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When using the BBC Micro, I use BeebLink, a package that lets your PC act as a file server for the BBC Micro. This way, I can use the PC to edit and assemble files for immediate use on the BBC Micro.

BeebLink stores each BBC file as a loose file on your PC, plus an associated .inf file that stores file attributes, so the tools here are oriented more towards this way of working. (There are also other tools that work with this format.)

For more info, run each with -h on the command line.


Python 2.7 script that converts tokenized BBC BASIC files to text. Originally by Matt Godbolt. I updated it with support for line numbers and BASIC II.

Execute with -h to get a help page.

(If you want to use this to produce output for use with *EXEC on the BBC, use the --cr option.)

Note: BBCBasicToText can be used in a pipeline, but when used this way it might not work properly on Windows as it doesn't reopen stdin in binary mode. (This will get fixed at some point, I promise...)

Using with git

You can use BBCBasicToText as a git diff driver, so you can get text diffs of changes to tokenized BASIC code.

To do this, ensure BBCBasicToText is on PATH. Then edit the .git/config file in your working copy, and add something like this to the end:

[diff "bbcbasic"]
    textconv = BBCBasicToText -n

(The -n tells it to operate in a diff-friendly mode: no leading line numbers, and line numbers in the program (e.g., GOTO, RESTORE) replaced with numbered @xxxx labels.)

Then use the .gitattributesfile to specify the diff driver for your BBC BASIC files:

$.MYBAS diff=bbcbasic
*.bbcbasic diff=bbcbasic

You can use wildcards (as in this example) if your BBC BASIC file names conform to a pattern. There's no standard pattern, though, so you may have to just list them out in the .gitattributes file in each folder. Either way, it's worth the effort!


Simple tool that scans sideways ROM headers and prints info to stdout. I used this to have a quick look at Wouter Scholten's monster ROM archive.


Python 2.7 script that builds a single-sided disc image from .inf files.

Supply list of files on the command line. Files that have a corresponding .inf file are assumed to be BBC files, and other files are ignored.

Files are added to the disc image in the order given, with the first file given starting at sector 2. You can combine manual lists of files with wildcards, if you want to add a whole folder's-worth of files, but only some need to go in order; if the list includes the same file multiple times, only the first occurrence counts.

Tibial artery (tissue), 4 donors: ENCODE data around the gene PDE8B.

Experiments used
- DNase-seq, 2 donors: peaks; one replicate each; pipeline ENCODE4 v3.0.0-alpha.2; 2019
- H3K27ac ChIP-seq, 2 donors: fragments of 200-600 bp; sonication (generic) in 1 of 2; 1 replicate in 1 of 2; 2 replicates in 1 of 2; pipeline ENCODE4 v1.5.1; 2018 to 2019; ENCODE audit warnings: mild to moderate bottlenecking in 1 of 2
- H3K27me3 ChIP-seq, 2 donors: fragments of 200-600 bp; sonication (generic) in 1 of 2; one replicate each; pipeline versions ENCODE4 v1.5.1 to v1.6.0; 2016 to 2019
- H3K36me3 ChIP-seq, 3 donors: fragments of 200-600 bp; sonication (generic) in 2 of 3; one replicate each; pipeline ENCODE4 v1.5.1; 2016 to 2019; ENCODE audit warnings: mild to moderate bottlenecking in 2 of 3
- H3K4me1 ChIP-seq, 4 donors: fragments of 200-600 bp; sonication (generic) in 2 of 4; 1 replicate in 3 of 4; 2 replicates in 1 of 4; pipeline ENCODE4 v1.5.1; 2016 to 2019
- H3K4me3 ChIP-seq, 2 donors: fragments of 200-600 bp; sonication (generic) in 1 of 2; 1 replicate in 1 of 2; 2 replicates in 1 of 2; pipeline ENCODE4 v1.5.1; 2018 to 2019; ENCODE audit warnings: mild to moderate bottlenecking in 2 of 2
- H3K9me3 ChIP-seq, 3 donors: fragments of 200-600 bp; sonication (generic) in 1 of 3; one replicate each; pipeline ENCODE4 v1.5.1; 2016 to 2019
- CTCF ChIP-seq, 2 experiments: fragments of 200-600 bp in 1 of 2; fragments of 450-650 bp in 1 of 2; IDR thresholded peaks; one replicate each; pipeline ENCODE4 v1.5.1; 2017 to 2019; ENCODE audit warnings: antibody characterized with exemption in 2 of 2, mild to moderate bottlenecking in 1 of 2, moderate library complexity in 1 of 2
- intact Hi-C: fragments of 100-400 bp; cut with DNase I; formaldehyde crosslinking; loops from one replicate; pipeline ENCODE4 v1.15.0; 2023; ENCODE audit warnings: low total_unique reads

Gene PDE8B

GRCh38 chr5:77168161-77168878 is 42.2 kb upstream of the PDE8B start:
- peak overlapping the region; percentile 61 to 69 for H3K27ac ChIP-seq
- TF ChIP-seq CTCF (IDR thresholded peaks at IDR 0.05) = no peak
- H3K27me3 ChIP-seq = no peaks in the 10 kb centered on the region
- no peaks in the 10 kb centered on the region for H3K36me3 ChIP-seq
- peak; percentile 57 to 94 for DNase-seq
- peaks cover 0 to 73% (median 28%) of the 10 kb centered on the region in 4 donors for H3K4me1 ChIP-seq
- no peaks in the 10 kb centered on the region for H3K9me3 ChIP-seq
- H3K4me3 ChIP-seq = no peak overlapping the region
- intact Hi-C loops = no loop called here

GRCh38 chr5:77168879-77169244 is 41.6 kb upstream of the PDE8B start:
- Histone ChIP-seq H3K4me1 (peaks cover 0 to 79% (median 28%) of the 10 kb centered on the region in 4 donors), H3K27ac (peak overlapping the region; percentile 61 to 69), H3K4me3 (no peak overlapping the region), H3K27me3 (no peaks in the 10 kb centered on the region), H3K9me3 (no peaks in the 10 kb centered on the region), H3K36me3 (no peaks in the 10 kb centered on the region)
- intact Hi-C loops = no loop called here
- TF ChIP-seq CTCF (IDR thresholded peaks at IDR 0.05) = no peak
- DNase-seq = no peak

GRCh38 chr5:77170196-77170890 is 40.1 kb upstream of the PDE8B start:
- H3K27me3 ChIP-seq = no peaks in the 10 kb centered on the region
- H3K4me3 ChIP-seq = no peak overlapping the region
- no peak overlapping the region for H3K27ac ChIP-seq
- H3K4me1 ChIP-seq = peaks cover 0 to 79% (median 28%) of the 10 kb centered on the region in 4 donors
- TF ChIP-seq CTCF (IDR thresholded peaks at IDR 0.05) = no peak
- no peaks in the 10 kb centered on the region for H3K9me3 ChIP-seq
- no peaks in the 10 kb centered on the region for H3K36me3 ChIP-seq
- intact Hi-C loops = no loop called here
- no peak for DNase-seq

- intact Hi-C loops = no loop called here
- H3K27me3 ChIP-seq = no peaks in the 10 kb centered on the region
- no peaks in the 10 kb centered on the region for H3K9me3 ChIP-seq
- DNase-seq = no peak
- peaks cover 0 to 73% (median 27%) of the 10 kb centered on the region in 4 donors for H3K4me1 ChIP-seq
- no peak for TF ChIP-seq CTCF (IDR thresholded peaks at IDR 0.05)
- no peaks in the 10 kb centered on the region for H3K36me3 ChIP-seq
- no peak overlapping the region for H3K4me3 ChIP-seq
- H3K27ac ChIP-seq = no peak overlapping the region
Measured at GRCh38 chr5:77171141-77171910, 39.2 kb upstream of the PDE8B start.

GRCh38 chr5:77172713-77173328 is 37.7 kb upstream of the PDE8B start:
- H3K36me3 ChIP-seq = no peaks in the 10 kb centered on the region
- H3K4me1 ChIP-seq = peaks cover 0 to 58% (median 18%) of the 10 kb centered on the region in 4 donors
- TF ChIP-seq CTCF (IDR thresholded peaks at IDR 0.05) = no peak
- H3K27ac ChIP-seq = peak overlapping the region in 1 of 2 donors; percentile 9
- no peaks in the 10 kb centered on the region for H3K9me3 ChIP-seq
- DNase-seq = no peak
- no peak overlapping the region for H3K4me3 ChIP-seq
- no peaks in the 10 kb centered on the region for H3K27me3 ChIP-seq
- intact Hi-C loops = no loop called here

Python 2.x script that converts a SSD or DSD disc image into a folder of .inf files suitable for use with BeebLink. Supply name of disk on command line; it will create a BeebLink-compatible folder in the same folder, named after the disc image. Alternatively, specify -0 or -2 to have it output files from side 0 or 2 straight into the folder specified.

Specify the -b switch to have it find tokenized BBC BASIC files, convert them to text with, and save them to a separate raw folder.


Python 2.7 script that converts a BBC screen dump into an image.

Supply name on command line of dump of screen RAM (as saved by, e.g., *SAVE X FFFF3000+5000) and MODE the dump was taken from. Use -o to specify output file. Specify -r to have image resized to 640x512, making the image look reasonable on a PC. Specify -p and a list of physical colour numbers, in order, to specify the palette (e.g., for a MODE4 grab, -p 13 to specify yellow on red.)

(Maybe one day I'll figure out how to make animated GIFs so that flashing colours can be supported.)


Join a service ROM and relocatable modules, creating a new ROM image.

(Note that while this will consume modules produced by JGH's tools, I haven't tested its interaction with *SMLoad (etc.) - I just use this to create new standalone ROMs.)

Example use.


Make a relocatable module from a service ROM.

Assemble the service ROM twice, once at $8000 (a valid ROM image that you might actually use) and once at $8100 (not a valid ROM), and supply both files to this tool. The output is a valid ROM with a relocation table that can be used by smload_join, and ought to work with JGH's tools too.

Example use.

text2bbc, bbc2text

Along the lines of dos2unix, convert files between modern standard line endings (lines ending with LF, or, on Windows, CR+LF) and BBC-style ones (lines ending with CR).


Create an ADFS disk image from a set of DFS-style .inf files.

Files in $ will be placed in the ADFS root, and additional directories will be created to hold DFS files in other directories as required.

Specify file order in the same way as


Extract an ADFS disk image to .inf files.

The directory structure of the ADFS disk will be reproduced. PC folders will be created corresponding to each ADFS directory, with data/.inf files created in each PC folder corresponding to the ADFS files.

The .inf format isn't ADFS-minded, so note that the conversion process may be lossy. ADFS file names will be stored in the .inf files, so they can always be reconstructed, but there is no similar mechanism for ADFS directory names, which may become lost if they use chars not supported by modern PC filing systems.


Create a BBC bitmap screen memory image from a .png file.

The .png file should contain only valid BBC colours - (0,0,0), (255,0,0), etc. - but png2bbc will try to do its best, within the constraints of the mode specified.


Convert a C64 PRG file, as output by 64tass, into a BBC data/inf pair.

The PRG file's load address will be used as the BBC file's load address and execution address, and the output file name will be used to generate the BBC name in the .inf file.

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